You probably think of your parents being the caregivers. They are the ones that raised, fed, and clothed you throughout your childhood. But eventually your parents age and join the ranks of the elderly. Then one day your parents need you to care for them. This is called role reversal. With the baby boomer population reaching that age, it is extremely common for children to have to care for their aging parents.
Caregiving for the elderly is like a full time job, or in some cases a second full time job. The patient’s healthcare and finances must be managed. You also have to consider frequent visits and activities to keep them happy. You may need to pay rent, pay other caregivers, take them to the doctor frequently, and deal with Medicaid or Medicare insurance issues. It’s a lot of work and Lift Caregiving can help.
Too many times I have seen situations where the elderly person has approximately 3 children. Most of the time one of the children will step up and take responsibility. At first things go well but as the parent ages and more problems occur, the child may become overwhelmed and stressed. At this point they may begin to resent their brothers or sisters and even their parents. They may feel that the other siblings should help chip in.
If this situation occurs, and ideally before it does, get the group of siblings together and discuss the situation. It is even better to get together with your parents when they are younger to discuss their wishes. Make a family meeting out of it if it is necessary. See if each party can contribute in some way so that the responsibility doesn’t fall on the one sibling. One could handle finances, another can deal with in-person care, and yet another can handle any paperwork. It is ok to let the other siblings know in a nice way that you feel they should each contribute something. This is especially important if everyone lives nearby. Having this conversation can help prevent a family feud.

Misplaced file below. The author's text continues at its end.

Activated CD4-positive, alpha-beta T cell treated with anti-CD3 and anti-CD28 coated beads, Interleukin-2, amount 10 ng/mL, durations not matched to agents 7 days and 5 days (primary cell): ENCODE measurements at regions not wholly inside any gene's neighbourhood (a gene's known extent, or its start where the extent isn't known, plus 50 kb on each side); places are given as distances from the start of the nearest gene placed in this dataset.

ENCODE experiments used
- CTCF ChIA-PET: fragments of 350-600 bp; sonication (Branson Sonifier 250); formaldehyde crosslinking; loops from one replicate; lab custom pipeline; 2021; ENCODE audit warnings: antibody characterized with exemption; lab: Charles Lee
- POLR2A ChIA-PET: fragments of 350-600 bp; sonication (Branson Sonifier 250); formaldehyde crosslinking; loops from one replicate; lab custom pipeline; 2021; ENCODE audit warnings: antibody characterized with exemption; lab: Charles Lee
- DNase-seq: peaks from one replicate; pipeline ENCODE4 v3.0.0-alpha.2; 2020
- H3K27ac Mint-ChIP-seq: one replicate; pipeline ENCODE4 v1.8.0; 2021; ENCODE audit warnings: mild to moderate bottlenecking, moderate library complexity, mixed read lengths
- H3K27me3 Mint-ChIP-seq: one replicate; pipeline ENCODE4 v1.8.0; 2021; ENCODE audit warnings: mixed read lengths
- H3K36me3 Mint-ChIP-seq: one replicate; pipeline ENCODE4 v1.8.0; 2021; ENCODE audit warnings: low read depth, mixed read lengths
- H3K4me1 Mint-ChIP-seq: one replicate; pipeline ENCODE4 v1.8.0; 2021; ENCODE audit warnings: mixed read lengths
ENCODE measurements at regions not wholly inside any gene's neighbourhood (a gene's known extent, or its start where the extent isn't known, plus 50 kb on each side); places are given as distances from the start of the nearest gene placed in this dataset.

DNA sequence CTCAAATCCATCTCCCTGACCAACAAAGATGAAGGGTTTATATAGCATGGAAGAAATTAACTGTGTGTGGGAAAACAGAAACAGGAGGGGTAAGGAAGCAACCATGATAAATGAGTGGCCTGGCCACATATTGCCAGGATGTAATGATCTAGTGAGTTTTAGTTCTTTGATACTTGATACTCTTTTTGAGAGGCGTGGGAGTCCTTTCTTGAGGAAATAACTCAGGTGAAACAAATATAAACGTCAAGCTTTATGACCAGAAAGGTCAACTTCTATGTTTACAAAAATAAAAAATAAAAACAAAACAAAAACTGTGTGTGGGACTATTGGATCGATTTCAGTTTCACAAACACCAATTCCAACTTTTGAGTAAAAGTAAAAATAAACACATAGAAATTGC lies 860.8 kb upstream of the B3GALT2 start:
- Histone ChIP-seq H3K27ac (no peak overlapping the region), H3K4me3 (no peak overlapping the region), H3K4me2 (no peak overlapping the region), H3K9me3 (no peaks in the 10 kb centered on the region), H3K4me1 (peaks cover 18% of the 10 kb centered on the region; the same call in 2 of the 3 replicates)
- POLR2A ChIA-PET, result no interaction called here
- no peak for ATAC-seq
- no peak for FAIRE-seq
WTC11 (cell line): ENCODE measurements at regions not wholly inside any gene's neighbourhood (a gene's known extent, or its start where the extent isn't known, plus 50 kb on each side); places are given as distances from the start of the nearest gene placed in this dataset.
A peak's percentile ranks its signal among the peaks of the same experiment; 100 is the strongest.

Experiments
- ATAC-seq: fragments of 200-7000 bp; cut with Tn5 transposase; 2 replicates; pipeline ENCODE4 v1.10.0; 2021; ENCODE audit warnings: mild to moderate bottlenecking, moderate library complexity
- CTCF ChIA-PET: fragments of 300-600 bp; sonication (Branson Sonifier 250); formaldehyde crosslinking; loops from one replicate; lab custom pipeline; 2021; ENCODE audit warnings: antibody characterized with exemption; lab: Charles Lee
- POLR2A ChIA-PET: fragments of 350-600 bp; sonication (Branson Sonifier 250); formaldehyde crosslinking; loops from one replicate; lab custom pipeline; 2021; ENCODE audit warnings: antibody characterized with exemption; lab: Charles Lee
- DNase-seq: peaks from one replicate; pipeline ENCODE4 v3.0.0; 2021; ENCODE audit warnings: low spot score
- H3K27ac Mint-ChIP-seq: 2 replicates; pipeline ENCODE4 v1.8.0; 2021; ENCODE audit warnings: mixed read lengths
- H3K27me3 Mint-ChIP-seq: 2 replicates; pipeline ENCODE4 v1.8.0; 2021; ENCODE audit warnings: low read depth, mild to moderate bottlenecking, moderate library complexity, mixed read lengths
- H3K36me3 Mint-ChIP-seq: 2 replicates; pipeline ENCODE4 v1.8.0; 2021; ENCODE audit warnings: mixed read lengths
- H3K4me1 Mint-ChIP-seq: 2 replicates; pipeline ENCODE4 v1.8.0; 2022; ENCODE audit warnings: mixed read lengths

So who usually gets the job as the caregiver? A lot of times it is the woman, and also the oldest sibling. However, it should be based on who is the most capable of handling this role. How well each of you gets along with your parents is also something to consider. Whoever lives nearby or has the finances to cover it is often considered the most fit for the job. Age and gender really shouldn’t matter in this decision. You may even consider rotation among the siblings if it is feasible.
Where can you turn with questions or advice? Lift Caregiving is a forum where people can find information and speak to others about issues they are facing. There is a wide variety of information available. The site can offer advice on how to communicate with family members before something happens. You can reach out to others even if the crisis has already happened.